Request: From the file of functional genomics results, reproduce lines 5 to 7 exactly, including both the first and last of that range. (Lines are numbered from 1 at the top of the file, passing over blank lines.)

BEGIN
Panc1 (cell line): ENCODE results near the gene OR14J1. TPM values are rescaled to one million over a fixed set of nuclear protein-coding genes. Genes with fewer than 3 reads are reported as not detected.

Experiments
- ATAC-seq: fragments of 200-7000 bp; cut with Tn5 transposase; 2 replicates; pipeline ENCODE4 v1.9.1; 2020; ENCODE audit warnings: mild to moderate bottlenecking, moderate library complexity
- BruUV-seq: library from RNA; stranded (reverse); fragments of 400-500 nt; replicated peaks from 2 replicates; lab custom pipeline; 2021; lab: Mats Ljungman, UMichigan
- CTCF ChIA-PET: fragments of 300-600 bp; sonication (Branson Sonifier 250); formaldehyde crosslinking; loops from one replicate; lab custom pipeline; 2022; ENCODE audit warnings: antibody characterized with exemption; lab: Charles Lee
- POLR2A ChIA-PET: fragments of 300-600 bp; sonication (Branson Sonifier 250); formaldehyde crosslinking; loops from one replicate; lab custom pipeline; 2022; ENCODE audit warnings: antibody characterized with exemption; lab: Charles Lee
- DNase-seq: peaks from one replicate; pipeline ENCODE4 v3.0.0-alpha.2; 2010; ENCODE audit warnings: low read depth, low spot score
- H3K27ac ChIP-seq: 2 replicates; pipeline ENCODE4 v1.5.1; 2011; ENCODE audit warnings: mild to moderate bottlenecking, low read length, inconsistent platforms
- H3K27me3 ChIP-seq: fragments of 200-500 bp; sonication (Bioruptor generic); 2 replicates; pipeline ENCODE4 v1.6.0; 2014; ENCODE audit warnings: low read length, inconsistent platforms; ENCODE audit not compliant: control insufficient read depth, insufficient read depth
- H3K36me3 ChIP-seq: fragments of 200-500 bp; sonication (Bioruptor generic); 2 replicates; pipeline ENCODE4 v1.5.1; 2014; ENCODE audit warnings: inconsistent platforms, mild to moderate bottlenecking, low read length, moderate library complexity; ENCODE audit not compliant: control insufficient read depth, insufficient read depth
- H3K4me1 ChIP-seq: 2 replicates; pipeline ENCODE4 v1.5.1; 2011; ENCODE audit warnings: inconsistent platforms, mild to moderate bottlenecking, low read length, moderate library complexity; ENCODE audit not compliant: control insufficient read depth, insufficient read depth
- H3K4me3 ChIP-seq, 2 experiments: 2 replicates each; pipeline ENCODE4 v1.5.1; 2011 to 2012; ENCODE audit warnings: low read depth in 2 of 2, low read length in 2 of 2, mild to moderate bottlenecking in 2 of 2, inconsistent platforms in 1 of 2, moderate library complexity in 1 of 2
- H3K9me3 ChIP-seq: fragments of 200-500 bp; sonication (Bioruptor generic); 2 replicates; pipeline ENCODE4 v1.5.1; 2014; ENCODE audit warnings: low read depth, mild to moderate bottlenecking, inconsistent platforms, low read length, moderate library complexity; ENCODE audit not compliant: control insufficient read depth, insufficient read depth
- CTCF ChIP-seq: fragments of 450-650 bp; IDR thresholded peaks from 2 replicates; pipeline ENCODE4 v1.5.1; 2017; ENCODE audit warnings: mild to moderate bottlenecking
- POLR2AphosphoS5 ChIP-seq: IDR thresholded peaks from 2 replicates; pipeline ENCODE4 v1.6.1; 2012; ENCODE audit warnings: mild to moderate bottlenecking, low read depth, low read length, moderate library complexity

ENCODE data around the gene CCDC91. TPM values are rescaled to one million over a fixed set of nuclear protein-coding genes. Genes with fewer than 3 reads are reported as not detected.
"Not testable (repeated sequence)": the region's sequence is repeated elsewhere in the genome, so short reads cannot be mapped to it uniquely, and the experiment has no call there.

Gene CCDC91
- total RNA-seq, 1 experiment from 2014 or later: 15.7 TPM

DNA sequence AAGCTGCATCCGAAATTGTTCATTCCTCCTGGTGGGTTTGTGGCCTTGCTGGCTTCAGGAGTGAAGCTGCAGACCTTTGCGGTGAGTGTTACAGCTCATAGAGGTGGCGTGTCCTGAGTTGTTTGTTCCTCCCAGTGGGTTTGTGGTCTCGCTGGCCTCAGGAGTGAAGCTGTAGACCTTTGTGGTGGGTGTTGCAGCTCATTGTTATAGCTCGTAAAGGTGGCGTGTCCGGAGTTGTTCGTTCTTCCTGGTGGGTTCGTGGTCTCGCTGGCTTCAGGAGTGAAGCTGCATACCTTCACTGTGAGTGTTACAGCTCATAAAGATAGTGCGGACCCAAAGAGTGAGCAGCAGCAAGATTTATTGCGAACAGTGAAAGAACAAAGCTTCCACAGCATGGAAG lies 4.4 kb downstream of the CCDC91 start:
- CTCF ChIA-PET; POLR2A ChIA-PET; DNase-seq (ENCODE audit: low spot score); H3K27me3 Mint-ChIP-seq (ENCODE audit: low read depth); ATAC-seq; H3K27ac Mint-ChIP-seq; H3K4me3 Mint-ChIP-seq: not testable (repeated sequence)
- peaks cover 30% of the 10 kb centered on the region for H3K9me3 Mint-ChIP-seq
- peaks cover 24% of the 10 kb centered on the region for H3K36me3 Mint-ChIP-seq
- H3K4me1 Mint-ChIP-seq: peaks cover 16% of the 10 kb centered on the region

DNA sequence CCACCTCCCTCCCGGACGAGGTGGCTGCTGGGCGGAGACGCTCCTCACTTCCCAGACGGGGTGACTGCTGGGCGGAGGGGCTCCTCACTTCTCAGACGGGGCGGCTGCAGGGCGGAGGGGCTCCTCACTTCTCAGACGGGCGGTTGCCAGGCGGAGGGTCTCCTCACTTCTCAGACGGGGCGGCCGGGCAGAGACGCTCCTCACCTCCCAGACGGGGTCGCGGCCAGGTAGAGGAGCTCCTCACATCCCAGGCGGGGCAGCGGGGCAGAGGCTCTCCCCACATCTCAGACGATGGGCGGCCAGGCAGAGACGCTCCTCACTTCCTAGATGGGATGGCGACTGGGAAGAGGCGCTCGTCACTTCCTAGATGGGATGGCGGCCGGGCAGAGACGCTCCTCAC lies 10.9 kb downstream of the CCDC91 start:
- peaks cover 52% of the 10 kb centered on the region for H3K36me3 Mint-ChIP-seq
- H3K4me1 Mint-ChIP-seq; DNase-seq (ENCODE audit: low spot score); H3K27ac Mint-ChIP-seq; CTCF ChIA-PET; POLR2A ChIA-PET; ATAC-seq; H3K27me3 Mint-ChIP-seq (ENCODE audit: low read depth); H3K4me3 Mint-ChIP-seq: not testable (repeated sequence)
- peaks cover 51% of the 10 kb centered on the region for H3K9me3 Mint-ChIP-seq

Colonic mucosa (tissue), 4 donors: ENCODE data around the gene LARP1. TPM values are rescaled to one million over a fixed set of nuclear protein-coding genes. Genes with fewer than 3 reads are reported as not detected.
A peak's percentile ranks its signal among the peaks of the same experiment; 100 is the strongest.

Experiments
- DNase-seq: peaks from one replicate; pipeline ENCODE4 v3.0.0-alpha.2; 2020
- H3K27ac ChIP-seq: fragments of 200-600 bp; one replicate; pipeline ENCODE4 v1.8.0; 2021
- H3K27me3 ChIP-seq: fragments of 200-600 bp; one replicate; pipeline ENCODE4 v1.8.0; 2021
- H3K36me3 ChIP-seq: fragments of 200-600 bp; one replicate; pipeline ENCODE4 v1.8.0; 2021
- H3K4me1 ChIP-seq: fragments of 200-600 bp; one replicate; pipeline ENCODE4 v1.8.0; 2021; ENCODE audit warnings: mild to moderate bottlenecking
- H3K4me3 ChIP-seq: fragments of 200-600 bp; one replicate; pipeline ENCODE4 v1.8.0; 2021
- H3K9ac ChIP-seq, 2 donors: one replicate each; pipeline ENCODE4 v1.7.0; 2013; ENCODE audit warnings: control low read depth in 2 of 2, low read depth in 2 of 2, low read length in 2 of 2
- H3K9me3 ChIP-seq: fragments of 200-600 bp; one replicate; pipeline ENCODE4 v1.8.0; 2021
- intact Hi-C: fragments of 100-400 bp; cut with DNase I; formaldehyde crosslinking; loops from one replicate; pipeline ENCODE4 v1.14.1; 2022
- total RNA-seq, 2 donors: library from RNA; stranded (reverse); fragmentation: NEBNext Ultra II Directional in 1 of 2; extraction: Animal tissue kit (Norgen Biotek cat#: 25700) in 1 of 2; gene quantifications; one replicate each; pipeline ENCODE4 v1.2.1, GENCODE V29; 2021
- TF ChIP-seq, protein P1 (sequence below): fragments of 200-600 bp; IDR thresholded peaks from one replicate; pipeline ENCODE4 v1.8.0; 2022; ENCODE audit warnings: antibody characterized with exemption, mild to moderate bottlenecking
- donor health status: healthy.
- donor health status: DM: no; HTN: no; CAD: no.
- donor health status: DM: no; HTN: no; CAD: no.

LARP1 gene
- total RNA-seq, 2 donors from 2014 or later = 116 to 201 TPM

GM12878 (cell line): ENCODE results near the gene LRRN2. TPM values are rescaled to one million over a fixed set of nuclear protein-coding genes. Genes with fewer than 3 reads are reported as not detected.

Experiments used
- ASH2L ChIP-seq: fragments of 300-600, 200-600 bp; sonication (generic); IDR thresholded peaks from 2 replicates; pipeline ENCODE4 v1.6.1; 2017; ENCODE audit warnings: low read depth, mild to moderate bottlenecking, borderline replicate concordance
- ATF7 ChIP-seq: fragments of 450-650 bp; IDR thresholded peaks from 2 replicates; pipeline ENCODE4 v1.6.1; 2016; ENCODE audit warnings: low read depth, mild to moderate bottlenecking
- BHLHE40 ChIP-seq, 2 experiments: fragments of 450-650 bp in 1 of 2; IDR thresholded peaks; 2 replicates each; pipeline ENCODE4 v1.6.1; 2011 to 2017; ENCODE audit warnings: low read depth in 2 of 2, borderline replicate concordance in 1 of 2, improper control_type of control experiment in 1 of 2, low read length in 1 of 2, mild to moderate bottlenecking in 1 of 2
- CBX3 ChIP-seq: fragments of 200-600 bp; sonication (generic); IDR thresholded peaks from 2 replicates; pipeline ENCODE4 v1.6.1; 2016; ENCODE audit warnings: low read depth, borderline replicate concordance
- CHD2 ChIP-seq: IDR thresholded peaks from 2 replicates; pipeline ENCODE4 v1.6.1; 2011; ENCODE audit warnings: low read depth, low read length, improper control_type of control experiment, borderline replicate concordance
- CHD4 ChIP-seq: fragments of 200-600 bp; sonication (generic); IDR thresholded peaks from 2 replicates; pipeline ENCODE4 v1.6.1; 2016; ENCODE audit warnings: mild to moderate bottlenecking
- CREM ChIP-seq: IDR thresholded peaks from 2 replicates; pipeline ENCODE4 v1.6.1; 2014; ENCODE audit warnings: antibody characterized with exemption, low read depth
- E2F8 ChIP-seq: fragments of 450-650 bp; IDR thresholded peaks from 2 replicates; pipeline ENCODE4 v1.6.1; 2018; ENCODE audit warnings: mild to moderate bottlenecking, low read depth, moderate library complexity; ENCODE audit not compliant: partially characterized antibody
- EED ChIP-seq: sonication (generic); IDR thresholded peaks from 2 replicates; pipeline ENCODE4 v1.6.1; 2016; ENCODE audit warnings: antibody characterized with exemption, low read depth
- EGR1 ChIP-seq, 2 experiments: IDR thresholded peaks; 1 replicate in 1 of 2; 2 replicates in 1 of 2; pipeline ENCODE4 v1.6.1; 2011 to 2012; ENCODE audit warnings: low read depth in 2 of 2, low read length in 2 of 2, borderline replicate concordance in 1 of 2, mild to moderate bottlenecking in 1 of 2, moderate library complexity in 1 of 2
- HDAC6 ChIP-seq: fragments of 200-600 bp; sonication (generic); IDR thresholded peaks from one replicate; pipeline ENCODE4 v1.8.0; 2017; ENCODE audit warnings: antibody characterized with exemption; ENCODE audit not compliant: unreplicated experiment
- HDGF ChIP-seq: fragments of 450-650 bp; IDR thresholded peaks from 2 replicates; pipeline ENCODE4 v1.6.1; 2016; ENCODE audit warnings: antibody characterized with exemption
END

- CTCF ChIA-PET: fragments of 300-600 bp; sonication (Branson Sonifier 250); formaldehyde crosslinking; loops from one replicate; lab custom pipeline; 2022; ENCODE audit warnings: antibody characterized with exemption; lab: Charles Lee
- POLR2A ChIA-PET: fragments of 300-600 bp; sonication (Branson Sonifier 250); formaldehyde crosslinking; loops from one replicate; lab custom pipeline; 2022; ENCODE audit warnings: antibody characterized with exemption; lab: Charles Lee
- DNase-seq: peaks from one replicate; pipeline ENCODE4 v3.0.0-alpha.2; 2010; ENCODE audit warnings: low read depth, low spot score